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Technical Shrinking discs - 7" vs 4.5" which is better and why

Discussion in 'The Hokey Ass Message Board' started by hillbilly, May 23, 2020.

  1. I did the search thing, I have better luck putting my query followed by HAMB in Google than I do using the search on here (no fault but my own, limited e-techie skillz)...I find old posts and don't want to raise one from the dead, so here goes.

    I've tried in vain to find a suitable saucepan lid with the curve to it, in my hillbilly town there aren't ANY stainless lids with the pots/pans in the stores, just I settled for a $13 3 qt sauce pan from Antichrist*Mart...cut the bottom off, drilled out the center, stuck it on my buffer/polisher/bondo hog sander only to find it didn't get things hot enough to do anything whatsoever. This former pan bottom is about 1/8" thick...might be dissipating heat too quickly, or not enough RPMs with the sander, or both?

    Here's the question part: for you guys/gals that LOVE shrinking discs, which do you prefer? The 7" ones or the 4.5" ones?

    My hillfolk understanding of physics is just enough to make me think the surface area of the smaller diameter would be more effective/efficient due to less surface area meaning less heat dissipation would equal better heat; whereas, the larger one would have the ability to use inertia and centrifugal force and all that good stuff to the extent it might just be better than the smaller one?

    Folks around here still swear by either using a torch to heat shrink stuff or just caving and paving with plastic filler...not my idea of proper metal work.

    Hoping to draw on the vast knowledge and experience on the H.A.M.B.

    I know I'm full of questions lately, I've been on a hiatus since the times when I was on the HAMB daily, working on old cars, driving cross country to shows, etc etc...had a stroke a few years back and there's just a lot of stuff I no longer remember how to do. My apologies if anyone thinks I'm a nuisance...well, kind of...I still have bits of the "if you don't like me then (censored) you" attitude, but I'm pondering the afterlife and kinda wanna keep in good standing with the man a kinder gentler hillbilly is what you folks get.
    loudbang and '51 Norm like this.
  2. 51box
    Joined: Aug 31, 2005
    Posts: 943

    from MA

    I’m no expert but I use a 7” shrinking disc on a HF buffer with adjustable speed and it works very well and fast.
    loudbang and hillbilly like this.
  3. Dino 64
    Joined: Jul 13, 2012
    Posts: 1,902

    Dino 64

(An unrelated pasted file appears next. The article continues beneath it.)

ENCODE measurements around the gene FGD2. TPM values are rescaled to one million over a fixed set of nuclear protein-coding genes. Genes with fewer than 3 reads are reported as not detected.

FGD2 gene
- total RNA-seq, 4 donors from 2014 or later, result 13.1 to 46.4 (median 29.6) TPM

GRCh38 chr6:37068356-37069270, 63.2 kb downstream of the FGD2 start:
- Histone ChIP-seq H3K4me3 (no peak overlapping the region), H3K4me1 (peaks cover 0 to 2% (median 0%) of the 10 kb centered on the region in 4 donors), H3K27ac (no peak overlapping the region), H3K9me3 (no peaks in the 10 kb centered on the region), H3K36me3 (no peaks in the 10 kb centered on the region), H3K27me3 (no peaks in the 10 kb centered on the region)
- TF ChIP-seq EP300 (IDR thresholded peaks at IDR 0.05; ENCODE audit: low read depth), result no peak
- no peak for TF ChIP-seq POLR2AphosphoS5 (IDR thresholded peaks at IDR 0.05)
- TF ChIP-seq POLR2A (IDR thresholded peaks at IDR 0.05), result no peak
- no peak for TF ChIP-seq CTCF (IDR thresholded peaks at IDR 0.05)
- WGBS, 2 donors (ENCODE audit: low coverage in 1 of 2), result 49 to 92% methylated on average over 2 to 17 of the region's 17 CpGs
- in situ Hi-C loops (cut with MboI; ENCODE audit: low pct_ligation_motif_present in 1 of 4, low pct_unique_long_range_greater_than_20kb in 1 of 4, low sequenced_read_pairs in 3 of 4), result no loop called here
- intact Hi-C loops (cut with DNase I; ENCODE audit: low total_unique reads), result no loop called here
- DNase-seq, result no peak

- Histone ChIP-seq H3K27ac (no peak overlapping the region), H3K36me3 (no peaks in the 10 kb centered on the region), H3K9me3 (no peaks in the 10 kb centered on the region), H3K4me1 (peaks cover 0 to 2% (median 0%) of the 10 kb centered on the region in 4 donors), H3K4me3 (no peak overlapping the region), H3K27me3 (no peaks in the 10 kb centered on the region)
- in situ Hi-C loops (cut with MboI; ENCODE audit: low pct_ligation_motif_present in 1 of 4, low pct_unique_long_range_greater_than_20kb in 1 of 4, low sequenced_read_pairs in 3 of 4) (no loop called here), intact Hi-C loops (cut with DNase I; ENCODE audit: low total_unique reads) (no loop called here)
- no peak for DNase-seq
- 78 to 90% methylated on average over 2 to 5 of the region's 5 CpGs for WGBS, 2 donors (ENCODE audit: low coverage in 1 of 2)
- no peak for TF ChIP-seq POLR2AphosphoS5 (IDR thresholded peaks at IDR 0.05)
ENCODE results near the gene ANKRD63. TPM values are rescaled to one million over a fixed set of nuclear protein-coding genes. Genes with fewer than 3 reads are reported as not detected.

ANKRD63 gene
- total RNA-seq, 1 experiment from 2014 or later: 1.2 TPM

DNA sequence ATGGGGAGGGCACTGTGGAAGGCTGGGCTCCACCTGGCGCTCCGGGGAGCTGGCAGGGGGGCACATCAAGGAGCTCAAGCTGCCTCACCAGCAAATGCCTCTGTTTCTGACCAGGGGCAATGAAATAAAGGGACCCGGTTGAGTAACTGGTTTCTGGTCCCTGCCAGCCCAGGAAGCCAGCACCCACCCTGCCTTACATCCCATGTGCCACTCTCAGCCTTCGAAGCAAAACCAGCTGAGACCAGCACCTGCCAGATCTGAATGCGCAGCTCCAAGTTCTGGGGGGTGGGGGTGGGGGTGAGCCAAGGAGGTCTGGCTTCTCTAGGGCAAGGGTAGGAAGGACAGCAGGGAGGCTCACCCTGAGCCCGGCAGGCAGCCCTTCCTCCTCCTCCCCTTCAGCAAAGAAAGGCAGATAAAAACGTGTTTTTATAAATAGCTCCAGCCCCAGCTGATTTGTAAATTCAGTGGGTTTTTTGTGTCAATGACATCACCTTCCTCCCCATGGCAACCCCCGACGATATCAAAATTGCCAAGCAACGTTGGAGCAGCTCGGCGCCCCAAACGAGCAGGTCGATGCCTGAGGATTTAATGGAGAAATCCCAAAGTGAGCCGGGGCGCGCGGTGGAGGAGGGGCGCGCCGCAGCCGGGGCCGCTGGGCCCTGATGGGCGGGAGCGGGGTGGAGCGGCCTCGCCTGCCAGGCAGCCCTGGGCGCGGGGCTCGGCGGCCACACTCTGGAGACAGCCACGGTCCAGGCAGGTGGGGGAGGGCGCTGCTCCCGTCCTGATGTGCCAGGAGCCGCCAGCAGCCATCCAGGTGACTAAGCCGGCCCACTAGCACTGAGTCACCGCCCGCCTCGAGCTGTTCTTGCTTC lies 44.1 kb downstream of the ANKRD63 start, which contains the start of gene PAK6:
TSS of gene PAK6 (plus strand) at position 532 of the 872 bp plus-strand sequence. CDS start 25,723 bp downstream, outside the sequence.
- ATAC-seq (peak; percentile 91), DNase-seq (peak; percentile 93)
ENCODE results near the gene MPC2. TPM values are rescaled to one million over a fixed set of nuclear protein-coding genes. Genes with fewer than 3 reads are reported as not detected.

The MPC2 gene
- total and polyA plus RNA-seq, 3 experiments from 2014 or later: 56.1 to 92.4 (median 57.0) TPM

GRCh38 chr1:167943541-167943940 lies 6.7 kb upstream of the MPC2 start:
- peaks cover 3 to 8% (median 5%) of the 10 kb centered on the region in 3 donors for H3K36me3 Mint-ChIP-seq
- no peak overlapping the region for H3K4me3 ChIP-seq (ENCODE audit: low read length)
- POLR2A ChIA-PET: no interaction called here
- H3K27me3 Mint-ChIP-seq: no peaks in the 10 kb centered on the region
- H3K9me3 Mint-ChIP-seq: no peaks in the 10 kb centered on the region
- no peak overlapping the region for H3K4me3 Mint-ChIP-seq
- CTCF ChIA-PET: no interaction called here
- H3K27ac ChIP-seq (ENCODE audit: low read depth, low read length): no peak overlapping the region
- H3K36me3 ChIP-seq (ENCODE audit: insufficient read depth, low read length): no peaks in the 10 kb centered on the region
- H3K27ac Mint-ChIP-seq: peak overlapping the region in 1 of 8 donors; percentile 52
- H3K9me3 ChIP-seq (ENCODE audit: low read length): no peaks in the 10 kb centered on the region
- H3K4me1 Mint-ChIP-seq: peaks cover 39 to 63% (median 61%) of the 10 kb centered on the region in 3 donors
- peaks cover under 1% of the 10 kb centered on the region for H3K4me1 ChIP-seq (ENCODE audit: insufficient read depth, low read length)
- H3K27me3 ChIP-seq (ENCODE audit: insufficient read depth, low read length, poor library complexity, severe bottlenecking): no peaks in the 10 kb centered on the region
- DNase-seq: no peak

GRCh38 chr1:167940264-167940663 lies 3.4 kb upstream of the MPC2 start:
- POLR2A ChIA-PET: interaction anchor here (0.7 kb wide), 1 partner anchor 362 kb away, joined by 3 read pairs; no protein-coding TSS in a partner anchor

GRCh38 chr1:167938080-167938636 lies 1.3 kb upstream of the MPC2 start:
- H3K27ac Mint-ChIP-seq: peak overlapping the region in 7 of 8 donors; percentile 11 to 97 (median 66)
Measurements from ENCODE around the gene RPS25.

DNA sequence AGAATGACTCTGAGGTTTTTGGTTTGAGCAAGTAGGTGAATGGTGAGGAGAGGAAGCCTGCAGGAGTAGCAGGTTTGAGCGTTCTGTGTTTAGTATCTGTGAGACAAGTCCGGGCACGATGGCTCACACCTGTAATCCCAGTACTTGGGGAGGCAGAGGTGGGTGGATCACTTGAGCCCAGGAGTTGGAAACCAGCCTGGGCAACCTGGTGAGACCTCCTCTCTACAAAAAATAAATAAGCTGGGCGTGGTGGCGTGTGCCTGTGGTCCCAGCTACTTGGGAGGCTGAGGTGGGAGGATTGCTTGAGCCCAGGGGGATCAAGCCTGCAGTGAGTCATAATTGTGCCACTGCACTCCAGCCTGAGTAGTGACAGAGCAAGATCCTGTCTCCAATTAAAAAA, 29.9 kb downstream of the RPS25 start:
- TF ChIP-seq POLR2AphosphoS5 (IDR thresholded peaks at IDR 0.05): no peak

from Virginia

    Larger diameter for large slightly curved, like a door skin. Smaller one for tight areas with less clearance.
    I have the smaller diameter one and it works fine.
    After experimenting, I found the following steps worked well.
    Spray bottle of water and small amount of dishwashing liquid. Spray the area then slowly run the disc back and forth for maybe 5 to 10 seconds.
    Spray then wipe down with a rag. Let the area cool and repeat as needed. Block sand to find high spots, dolly those down in between to check your progress. Keep things clean or you’ll get crap on the disc.
    I use a grinder at full speed, gently putting small amount of pressure.
    Works for me, good luck;)
  4. Budget36
    Joined: Nov 29, 2014
    Posts: 4,826


    How about (to the OP) a pic of what you're using?

    I asked a similar question years ago about shrinking discs, almost think they need to be cut to get a bit if bite, to generate the heat. I'll see if I can find the thread.
    loudbang and hillbilly like this.

  5. Budget36
    Joined: Nov 29, 2014
    Posts: 4,826


  6. rockable
    Joined: Dec 21, 2009
    Posts: 3,121


    The larger disc is more forgiving when it comes to finding the high spots. Use the smaller disc when space does not allow the use of the larger. That is my mode of operation.
    alanp561, Dino 64, Just Gary and 4 others like this.
  7. fresh hops
    Joined: Oct 19, 2019
    Posts: 51

    fresh hops

    I agree with rockable, I only use the small one in areas the larger one wont fit.
    loudbang and hillbilly like this.
  8. duncan
    Joined: Aug 23, 2006
    Posts: 1,131


    Large disc, surface speed is higher = faster cycle times.
    loudbang and hillbilly like this.
  9. Jethro
    Joined: Mar 5, 2001
    Posts: 1,530


    I've used the small disc on stainless trim and things like headlight buckets
    hillbilly and loudbang like this.
  10. DIYGUY
    Joined: Sep 8, 2015
    Posts: 890

    from West, TX

    You may not have enough rpm using your buffer/ polisher . That’s what I’m using and on high (variable) it just barely works close to the edge on my 7 in disc. Needs a little more power.
    Dino 64, hillbilly and loudbang like this.
  11. acme30
    Joined: Jun 13, 2011
    Posts: 175

    from Australia

    Yes spot on in my book I use both and wouldn't be without either. I don't think you can say one is better than the other because it depends on the panel you are using it on more than the disc.
    hillbilly and rockable like this.
    Joined: Jul 20, 2006
    Posts: 2,423


    I have a 4.5 inch, I borrowed a 7 inch years ago and I honestly can’t see any difference of how they perform
    hillbilly likes this.

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